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LIFE MATTERS: Special Action Force

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Okada Manila
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By Col. Dencio Acop (Ret), PhD

The Special Action Force was the elite unit of the Philippine Constabulary when the latter was still part of the Armed Forces of the Philippines. It continues to be the elite force of today’s Philippine National Police. But the unit’s police existence is beyond the scope of this article, which merely narrates how the original unit came to be, what it was meant to be, and what actually became of it. Following my graduation from the United States Military Academy at West Point in May 1983, I found myself assigned by no less than the PC Chief, Lieutenant General Fidel V Ramos, to the PC SAF. Incidentally, Ramos was also a 1950 West Point alumnus. It had been my sheer luck that Ramos wanted all brand-new PC lieutenants to be ranger-trained before they were to lead territorial units in the counterinsurgency campaign against communist rebels. I was a few days late reporting to my new unit after arriving from the US and already found myself undergoing the obstacle course pushed to my limits until I vomited. The PC SAF was organized by Ramos’ Operations Chief, Colonel Renato S de Villa, through Ramos’ former aide-de-camp Major Avelino I Razon Jr., both graduates of the Philippine Military Academy and the PC Chief’s most trusted men. Both wasted no time in recruiting the best combat officers in the service branch who could qualify to be elite company-grade leaders at the battalion level. Officers who trained in the US, UK, and other advanced schools were deliberately recruited. These officers then likewise recruited combat soldiers who passed the unit’s rigid qualifying tests. The men came from the PC battalions and army special units who volunteered. But subsequent members were freshly recruited. Everyone had to undergo the basic ranger course, followed by specialization training. Select members of thirty men were hand-picked to form the anti-terrorist unit and undergo additional training. I led that unit’s assault team. Having gotten my wings at Benning in 1982 as a cadet, I was a member of the airborne training committee in 1984.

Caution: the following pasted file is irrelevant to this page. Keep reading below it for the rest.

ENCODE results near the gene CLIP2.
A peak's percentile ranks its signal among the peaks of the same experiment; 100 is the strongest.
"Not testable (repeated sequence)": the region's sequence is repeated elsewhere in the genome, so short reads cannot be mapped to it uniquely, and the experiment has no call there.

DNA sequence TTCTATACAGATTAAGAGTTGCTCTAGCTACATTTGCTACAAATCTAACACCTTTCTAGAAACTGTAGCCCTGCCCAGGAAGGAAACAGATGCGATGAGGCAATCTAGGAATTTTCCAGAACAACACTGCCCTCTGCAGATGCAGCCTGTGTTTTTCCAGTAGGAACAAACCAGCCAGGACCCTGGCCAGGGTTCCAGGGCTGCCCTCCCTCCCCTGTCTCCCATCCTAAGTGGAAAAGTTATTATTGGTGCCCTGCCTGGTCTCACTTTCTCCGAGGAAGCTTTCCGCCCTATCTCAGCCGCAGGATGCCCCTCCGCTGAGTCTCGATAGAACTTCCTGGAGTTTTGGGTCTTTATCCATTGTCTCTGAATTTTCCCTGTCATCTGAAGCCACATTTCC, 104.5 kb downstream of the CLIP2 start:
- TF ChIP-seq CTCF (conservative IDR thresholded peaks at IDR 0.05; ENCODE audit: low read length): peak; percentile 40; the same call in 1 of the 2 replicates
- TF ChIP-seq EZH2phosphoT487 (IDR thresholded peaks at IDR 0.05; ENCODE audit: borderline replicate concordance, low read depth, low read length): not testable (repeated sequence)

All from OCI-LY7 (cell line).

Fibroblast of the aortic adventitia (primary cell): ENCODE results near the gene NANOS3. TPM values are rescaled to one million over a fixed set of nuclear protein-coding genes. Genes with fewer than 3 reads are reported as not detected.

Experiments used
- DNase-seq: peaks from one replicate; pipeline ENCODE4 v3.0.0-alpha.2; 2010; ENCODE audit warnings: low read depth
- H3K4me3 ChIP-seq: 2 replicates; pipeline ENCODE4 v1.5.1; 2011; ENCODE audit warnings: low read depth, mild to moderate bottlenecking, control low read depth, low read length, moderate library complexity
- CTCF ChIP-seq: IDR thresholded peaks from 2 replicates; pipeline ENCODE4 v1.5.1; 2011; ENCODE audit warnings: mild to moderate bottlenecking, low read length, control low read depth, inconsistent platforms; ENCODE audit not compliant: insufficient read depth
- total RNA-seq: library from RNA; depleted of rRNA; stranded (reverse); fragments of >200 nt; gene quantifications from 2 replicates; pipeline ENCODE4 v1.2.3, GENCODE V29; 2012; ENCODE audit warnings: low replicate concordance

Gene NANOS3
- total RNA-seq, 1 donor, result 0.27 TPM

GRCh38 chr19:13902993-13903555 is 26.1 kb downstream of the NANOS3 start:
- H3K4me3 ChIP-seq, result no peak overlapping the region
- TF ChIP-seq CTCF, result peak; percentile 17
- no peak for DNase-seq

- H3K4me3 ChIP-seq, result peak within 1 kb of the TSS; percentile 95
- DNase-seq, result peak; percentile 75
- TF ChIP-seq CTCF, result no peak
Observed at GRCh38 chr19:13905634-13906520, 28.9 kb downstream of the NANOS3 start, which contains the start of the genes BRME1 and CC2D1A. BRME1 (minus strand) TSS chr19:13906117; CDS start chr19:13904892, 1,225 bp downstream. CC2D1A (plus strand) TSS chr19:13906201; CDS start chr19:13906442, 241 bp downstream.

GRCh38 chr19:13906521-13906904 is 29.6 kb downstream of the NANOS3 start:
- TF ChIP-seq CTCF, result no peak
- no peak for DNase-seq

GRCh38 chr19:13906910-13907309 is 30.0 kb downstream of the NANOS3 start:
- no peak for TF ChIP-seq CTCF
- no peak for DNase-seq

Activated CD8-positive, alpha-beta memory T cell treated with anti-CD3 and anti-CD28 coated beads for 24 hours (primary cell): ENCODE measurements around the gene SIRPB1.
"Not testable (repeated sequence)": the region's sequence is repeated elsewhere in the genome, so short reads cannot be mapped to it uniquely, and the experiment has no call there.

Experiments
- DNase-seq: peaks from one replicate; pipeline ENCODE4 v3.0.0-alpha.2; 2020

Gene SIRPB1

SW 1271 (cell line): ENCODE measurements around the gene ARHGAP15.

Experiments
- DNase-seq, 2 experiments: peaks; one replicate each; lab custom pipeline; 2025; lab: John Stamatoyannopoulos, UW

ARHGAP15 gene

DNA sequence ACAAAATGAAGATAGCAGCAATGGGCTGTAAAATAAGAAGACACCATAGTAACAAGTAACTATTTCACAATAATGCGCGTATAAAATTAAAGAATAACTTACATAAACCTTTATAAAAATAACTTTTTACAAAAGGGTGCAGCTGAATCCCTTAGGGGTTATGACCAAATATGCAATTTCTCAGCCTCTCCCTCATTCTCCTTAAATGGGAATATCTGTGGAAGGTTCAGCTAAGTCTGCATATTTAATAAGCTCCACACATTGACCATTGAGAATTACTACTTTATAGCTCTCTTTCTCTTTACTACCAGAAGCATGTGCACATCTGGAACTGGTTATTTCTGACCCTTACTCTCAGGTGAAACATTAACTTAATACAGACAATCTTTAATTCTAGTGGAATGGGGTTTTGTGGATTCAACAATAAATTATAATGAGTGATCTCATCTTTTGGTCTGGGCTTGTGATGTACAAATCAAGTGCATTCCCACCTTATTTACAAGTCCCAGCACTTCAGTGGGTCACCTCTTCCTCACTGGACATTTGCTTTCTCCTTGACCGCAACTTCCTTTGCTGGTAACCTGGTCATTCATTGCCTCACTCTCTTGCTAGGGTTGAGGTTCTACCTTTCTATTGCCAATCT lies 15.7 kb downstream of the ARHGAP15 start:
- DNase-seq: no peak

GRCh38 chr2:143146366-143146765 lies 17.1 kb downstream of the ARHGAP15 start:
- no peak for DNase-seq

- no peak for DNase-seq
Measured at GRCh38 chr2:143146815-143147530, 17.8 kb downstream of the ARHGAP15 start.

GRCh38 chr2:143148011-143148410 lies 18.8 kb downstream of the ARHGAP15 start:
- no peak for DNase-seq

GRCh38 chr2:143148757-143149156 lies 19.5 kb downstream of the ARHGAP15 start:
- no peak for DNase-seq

The battalion deployed surgical teams in NPA-infested areas from 1983 until the Philippine Constabulary got dissolved as a military branch of service. The PC SAF was created to be an effective fighting force in the counterinsurgency campaigns launched by the Philippine government especially against the communist New People’s Army. The communist insurgency was at its peak in the 1980s. And while the government’s left-hand approach had its public programs and projects, the right-hand effort sorely needed a boost. It was at this point that Ramos, a former commanding officer of the Army Special Forces, thought it a good idea to add a national maneuver unit to the constabulary units which were all territorial. Such a mobile unit, operating unconventionally, was a rational counter-strategy to the NPA’s tactic of using territorial boundaries and jurisdictions to escape and evade government troops. NPA guerrilla units liked to operate near provincial tri-boundaries for this reason. The visible provincial commands operating conventionally were regularly ambushed by invisible insurgents fighting unconventionally. The PC SAF was regularly sent to insurgent hotspots where the local commands were failing. Having learned their strategy and tactics, the PC SAF engaged the enemy and beat them at their own game. The surgical teams operated in darkness and were invisible during the day, as the enemy likewise did. SAF did the dirty work but let others take the credit so as not to blow its anonymity which impacted its effectiveness.